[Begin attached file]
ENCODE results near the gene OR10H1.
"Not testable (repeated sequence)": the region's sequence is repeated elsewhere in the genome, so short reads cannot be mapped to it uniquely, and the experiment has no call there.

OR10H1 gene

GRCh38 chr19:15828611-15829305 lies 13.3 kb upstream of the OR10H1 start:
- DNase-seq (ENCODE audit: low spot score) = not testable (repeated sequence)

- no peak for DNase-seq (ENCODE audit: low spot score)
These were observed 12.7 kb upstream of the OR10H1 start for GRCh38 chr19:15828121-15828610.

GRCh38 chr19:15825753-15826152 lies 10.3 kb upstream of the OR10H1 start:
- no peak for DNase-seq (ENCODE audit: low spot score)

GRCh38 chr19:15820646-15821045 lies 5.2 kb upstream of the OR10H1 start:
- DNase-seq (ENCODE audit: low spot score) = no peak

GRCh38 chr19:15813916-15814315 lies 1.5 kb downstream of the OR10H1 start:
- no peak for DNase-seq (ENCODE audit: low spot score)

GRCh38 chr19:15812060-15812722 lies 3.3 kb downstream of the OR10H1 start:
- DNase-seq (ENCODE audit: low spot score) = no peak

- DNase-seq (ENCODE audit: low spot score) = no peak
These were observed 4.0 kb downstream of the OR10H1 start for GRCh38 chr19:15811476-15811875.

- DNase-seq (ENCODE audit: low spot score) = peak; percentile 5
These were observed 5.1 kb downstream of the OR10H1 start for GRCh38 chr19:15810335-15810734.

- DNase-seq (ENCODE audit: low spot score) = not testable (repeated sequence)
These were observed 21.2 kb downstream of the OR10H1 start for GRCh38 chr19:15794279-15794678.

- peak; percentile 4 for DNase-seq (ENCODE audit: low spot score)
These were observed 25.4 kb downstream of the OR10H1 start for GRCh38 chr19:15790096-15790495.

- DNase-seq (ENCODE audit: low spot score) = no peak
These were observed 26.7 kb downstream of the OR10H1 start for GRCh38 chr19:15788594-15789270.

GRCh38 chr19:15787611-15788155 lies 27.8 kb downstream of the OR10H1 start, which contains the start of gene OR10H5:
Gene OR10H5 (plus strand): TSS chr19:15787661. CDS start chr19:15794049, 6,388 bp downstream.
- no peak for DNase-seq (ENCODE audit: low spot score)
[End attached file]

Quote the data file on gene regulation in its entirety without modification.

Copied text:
ENCODE results near the gene OR10H1.
"Not testable (repeated sequence)": the region's sequence is repeated elsewhere in the genome, so short reads cannot be mapped to it uniquely, and the experiment has no call there.

OR10H1 gene

GRCh38 chr19:15828611-15829305 lies 13.3 kb upstream of the OR10H1 start:
- DNase-seq (ENCODE audit: low spot score) = not testable (repeated sequence)

- no peak for DNase-seq (ENCODE audit: low spot score)
These were observed 12.7 kb upstream of the OR10H1 start for GRCh38 chr19:15828121-15828610.

GRCh38 chr19:15825753-15826152 lies 10.3 kb upstream of the OR10H1 start:
- no peak for DNase-seq (ENCODE audit: low spot score)

GRCh38 chr19:15820646-15821045 lies 5.2 kb upstream of the OR10H1 start:
- DNase-seq (ENCODE audit: low spot score) = no peak

GRCh38 chr19:15813916-15814315 lies 1.5 kb downstream of the OR10H1 start:
- no peak for DNase-seq (ENCODE audit: low spot score)

GRCh38 chr19:15812060-15812722 lies 3.3 kb downstream of the OR10H1 start:
- DNase-seq (ENCODE audit: low spot score) = no peak

- DNase-seq (ENCODE audit: low spot score) = no peak
These were observed 4.0 kb downstream of the OR10H1 start for GRCh38 chr19:15811476-15811875.

- DNase-seq (ENCODE audit: low spot score) = peak; percentile 5
These were observed 5.1 kb downstream of the OR10H1 start for GRCh38 chr19:15810335-15810734.

- DNase-seq (ENCODE audit: low spot score) = not testable (repeated sequence)
These were observed 21.2 kb downstream of the OR10H1 start for GRCh38 chr19:15794279-15794678.

- peak; percentile 4 for DNase-seq (ENCODE audit: low spot score)
These were observed 25.4 kb downstream of the OR10H1 start for GRCh38 chr19:15790096-15790495.

- DNase-seq (ENCODE audit: low spot score) = no peak
These were observed 26.7 kb downstream of the OR10H1 start for GRCh38 chr19:15788594-15789270.

GRCh38 chr19:15787611-15788155 lies 27.8 kb downstream of the OR10H1 start, which contains the start of gene OR10H5:
Gene OR10H5 (plus strand): TSS chr19:15787661. CDS start chr19:15794049, 6,388 bp downstream.
- no peak for DNase-seq (ENCODE audit: low spot score)